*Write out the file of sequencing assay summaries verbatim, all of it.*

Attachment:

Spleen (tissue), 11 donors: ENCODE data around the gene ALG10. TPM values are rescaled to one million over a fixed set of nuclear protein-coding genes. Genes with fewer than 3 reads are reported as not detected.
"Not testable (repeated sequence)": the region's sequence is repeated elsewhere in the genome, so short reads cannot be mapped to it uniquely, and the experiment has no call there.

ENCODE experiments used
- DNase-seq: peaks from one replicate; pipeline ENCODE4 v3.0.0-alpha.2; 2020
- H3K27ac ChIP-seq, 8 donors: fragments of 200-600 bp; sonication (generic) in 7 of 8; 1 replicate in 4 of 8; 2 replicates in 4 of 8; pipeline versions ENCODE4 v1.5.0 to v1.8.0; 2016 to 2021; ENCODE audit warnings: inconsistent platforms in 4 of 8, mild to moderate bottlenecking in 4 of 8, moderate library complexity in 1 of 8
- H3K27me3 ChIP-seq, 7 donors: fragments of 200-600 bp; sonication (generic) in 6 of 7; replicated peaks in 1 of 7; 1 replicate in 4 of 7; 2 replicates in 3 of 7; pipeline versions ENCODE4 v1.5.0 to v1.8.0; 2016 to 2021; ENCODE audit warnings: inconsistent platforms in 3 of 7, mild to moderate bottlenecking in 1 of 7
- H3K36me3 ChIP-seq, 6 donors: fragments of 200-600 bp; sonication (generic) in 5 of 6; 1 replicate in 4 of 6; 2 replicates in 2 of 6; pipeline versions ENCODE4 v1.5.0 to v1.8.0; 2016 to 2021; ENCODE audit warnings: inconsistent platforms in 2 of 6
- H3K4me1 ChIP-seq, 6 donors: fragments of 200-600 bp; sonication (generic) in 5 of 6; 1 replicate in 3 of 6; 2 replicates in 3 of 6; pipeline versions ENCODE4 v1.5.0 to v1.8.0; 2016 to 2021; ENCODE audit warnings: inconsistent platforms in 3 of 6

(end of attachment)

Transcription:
Spleen (tissue), 11 donors: ENCODE data around the gene ALG10. TPM values are rescaled to one million over a fixed set of nuclear protein-coding genes. Genes with fewer than 3 reads are reported as not detected.
"Not testable (repeated sequence)": the region's sequence is repeated elsewhere in the genome, so short reads cannot be mapped to it uniquely, and the experiment has no call there.

ENCODE experiments used
- DNase-seq: peaks from one replicate; pipeline ENCODE4 v3.0.0-alpha.2; 2020
- H3K27ac ChIP-seq, 8 donors: fragments of 200-600 bp; sonication (generic) in 7 of 8; 1 replicate in 4 of 8; 2 replicates in 4 of 8; pipeline versions ENCODE4 v1.5.0 to v1.8.0; 2016 to 2021; ENCODE audit warnings: inconsistent platforms in 4 of 8, mild to moderate bottlenecking in 4 of 8, moderate library complexity in 1 of 8
- H3K27me3 ChIP-seq, 7 donors: fragments of 200-600 bp; sonication (generic) in 6 of 7; replicated peaks in 1 of 7; 1 replicate in 4 of 7; 2 replicates in 3 of 7; pipeline versions ENCODE4 v1.5.0 to v1.8.0; 2016 to 2021; ENCODE audit warnings: inconsistent platforms in 3 of 7, mild to moderate bottlenecking in 1 of 7
- H3K36me3 ChIP-seq, 6 donors: fragments of 200-600 bp; sonication (generic) in 5 of 6; 1 replicate in 4 of 6; 2 replicates in 2 of 6; pipeline versions ENCODE4 v1.5.0 to v1.8.0; 2016 to 2021; ENCODE audit warnings: inconsistent platforms in 2 of 6
- H3K4me1 ChIP-seq, 6 donors: fragments of 200-600 bp; sonication (generic) in 5 of 6; 1 replicate in 3 of 6; 2 replicates in 3 of 6; pipeline versions ENCODE4 v1.5.0 to v1.8.0; 2016 to 2021; ENCODE audit warnings: inconsistent platforms in 3 of 6